28 August 2011

Moles have developed a rodent Disneyland in my front yard. They eschew the backyard because that is the territory of Knucklehead McSpazatron and The Crackhead, not to mention the large two footed mammals that seem to run roughshod on my property. The front yard, however, is fair game to the little vermin. I woke up the other day to find mole hills all over the front lawn, giving yet more ammunition to those HOA bastards as to what an unfit member of the neighborhood I really am. And so as not to have to scream "I'll cut a bitch!" the next time they send me a "Letter of Infraction" (and the fact that I actually do take some pride in my lawn),I decided this problem needed to be dealt with promptly.
At times, I have the same outlook on moles as Carl Spackler has for gophers:

I'm trying to be a kinder, gentler soul, so I didn't want to kill the moles per se, I just wanted to repel them. Preferably to the yard of one of the Homeowner Nazis, as I am a vindictive bitch. I noticed my local Home Depot carried a product called "Uncle Ian's Mole, Vole, Rabbit and Deer Repellent" that was safe for kids, dogs (hey, I have those!) and got some good reviews on its efficacy. Okily dokily, neighbor! I'll try it. I was very disturbed however, by the graphics on the packaging. It had a drawing of a mole, a vole, a rabbit, and this:

WHAT THE HELL??!!?? I've never seen a deer do that! And if I had, I can assure you, I wouldn't be looking to repel it, I'd be looking to get it and it's crazy assed, vampire looking self out of the same plane of existence as I! Who was the marketing director of this product and how much LSD were they on to give a green light on this packaging?

I looked to see what this repellent was made of and notice it was "89% Dried Blood."  Exsqueeze me?  What blood?  Who's blood?  Where did you get the blood?  And is that why the deer looks like that?  Does it repel  vampire deer because they only like their blood fresh and liquid?  I dunno.  So as I'm applying this product in the manner to which I was directed, all I could think of was this:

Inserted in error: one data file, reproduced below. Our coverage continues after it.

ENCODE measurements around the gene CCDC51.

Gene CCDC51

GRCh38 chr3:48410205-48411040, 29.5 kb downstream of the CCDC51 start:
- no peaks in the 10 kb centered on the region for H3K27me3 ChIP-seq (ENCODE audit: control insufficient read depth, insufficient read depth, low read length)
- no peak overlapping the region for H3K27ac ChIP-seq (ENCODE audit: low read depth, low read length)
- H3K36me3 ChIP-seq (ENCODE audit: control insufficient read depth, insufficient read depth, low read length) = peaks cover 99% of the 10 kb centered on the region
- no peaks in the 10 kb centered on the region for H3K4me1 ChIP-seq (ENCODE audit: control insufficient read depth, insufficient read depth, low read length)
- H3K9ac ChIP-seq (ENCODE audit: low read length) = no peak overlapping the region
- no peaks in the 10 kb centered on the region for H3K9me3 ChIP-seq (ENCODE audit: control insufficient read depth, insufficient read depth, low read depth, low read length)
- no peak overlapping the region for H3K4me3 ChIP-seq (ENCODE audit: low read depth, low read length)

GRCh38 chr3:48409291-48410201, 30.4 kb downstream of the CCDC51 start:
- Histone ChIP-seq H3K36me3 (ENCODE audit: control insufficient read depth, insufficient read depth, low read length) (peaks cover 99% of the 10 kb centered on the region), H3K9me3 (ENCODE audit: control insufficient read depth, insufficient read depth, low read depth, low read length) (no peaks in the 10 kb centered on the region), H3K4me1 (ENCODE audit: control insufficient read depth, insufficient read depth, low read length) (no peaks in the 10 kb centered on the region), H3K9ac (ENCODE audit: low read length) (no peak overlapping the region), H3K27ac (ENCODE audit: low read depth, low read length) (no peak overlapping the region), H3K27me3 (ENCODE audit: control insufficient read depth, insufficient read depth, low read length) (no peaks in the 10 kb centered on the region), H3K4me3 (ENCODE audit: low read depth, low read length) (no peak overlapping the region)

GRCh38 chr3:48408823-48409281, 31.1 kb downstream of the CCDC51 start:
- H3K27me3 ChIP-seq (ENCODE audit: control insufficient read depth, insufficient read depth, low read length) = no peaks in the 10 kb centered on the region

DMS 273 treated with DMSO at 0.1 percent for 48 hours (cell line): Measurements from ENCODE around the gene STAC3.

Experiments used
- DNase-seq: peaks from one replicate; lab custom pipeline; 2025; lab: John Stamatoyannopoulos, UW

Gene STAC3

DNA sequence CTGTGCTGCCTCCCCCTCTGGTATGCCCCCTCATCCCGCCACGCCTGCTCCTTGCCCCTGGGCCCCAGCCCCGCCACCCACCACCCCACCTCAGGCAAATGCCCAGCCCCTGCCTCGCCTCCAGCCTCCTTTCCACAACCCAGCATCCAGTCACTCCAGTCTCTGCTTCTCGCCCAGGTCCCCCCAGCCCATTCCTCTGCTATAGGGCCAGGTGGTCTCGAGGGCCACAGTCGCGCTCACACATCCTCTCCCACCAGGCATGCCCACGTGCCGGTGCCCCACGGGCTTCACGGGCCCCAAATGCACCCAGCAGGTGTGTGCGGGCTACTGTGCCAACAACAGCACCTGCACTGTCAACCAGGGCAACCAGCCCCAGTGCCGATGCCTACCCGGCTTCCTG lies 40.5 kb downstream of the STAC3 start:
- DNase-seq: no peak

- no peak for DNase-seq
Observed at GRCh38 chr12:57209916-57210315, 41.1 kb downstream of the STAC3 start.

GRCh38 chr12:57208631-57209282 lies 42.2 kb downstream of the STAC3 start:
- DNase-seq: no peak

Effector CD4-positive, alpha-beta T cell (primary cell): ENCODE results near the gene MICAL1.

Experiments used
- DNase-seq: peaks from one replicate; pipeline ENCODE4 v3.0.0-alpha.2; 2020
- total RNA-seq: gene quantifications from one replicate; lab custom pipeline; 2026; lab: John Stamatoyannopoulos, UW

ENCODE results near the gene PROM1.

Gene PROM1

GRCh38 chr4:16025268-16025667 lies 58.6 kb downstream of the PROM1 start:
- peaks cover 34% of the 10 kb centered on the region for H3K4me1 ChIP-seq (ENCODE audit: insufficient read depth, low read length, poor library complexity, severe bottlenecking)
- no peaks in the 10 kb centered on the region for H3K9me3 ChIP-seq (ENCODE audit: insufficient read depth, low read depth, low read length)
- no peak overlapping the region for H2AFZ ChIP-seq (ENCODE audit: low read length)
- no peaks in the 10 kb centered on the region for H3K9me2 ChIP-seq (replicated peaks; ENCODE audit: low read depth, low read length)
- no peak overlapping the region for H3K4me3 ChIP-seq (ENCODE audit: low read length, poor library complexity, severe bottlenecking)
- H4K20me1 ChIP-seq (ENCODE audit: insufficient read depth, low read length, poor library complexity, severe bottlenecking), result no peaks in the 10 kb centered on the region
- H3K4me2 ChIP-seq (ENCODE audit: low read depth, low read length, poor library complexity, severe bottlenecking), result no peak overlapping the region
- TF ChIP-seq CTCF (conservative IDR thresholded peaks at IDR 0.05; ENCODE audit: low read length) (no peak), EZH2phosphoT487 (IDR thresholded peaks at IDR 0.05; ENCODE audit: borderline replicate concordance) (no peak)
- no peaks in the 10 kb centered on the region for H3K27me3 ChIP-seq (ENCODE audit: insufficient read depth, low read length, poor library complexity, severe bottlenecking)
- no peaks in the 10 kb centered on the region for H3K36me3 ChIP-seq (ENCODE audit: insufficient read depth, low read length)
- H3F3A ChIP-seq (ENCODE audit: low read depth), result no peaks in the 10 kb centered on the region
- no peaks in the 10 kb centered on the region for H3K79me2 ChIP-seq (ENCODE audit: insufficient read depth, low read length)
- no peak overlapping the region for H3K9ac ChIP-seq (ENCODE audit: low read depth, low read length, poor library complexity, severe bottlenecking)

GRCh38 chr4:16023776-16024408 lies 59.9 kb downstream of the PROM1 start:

Nevertheless, despite my distaste of the ingredients and the freaky ass deer, that is some serious mole repellent.

23 August 2011

So, I'm in a delivery, minding my own business, cleaning up the new mother, talking about her deliciously cute little boy that has just joined us, when I catch the glimmer of something liquid out of the corner of my eye.  Simultaneously, I feel a wet *splash* on the back of my neck.  I slowly turn my head, knowing something I would rather not have happened, happened, and there stood the first year resident, still in his gown, looking at me with horror in his eyes.  More than likely from the look of death in mine.  Because said resident was holding the syringe that he had used to inject lidocaine, and, in trying to help clean up, had squirted it into the placenta bucket.  Which is flat and low walled. And containing a placenta.  A messy, soggy, oogy placenta.  Now, anyone with a basic grasp of physics, as one would hope someone with not a few science classes under his belt would have, knows that shooting a liquid under pressure at a flat surface is going to cause some ricochet.  And then one of Newton's laws will then apply; either a body stays in motion (the lidocaine flying from the placenta bucket) until acted upon by an equal force (my neck) or the acceleration of a body is directly proportional to the force exerted and directly proportional to the mass.  Meaning the lidocaine hit me at about the speed of sound.